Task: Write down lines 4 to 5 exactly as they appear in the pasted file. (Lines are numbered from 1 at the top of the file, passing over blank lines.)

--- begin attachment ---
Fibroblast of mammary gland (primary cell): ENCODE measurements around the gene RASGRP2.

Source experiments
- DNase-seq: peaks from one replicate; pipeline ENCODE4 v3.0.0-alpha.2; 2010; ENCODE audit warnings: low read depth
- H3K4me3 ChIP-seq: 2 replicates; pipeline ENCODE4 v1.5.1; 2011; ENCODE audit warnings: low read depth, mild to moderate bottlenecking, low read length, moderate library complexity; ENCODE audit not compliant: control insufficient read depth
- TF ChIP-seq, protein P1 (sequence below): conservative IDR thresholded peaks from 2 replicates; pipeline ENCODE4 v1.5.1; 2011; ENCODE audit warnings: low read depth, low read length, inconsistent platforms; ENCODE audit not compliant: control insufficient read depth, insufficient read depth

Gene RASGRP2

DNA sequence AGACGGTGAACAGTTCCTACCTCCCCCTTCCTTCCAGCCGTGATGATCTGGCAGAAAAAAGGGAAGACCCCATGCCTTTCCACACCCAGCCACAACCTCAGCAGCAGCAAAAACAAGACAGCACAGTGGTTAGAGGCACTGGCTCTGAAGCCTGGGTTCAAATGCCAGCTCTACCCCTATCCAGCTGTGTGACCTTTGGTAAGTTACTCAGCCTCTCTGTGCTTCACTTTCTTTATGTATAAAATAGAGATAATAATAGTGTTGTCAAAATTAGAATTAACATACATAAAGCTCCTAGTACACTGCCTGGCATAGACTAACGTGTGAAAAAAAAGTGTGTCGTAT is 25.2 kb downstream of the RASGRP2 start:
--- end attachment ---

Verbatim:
- H3K4me3 ChIP-seq: 2 replicates; pipeline ENCODE4 v1.5.1; 2011; ENCODE audit warnings: low read depth, mild to moderate bottlenecking, low read length, moderate library complexity; ENCODE audit not compliant: control insufficient read depth
- TF ChIP-seq, protein P1 (sequence below): conservative IDR thresholded peaks from 2 replicates; pipeline ENCODE4 v1.5.1; 2011; ENCODE audit warnings: low read depth, low read length, inconsistent platforms; ENCODE audit not compliant: control insufficient read depth, insufficient read depth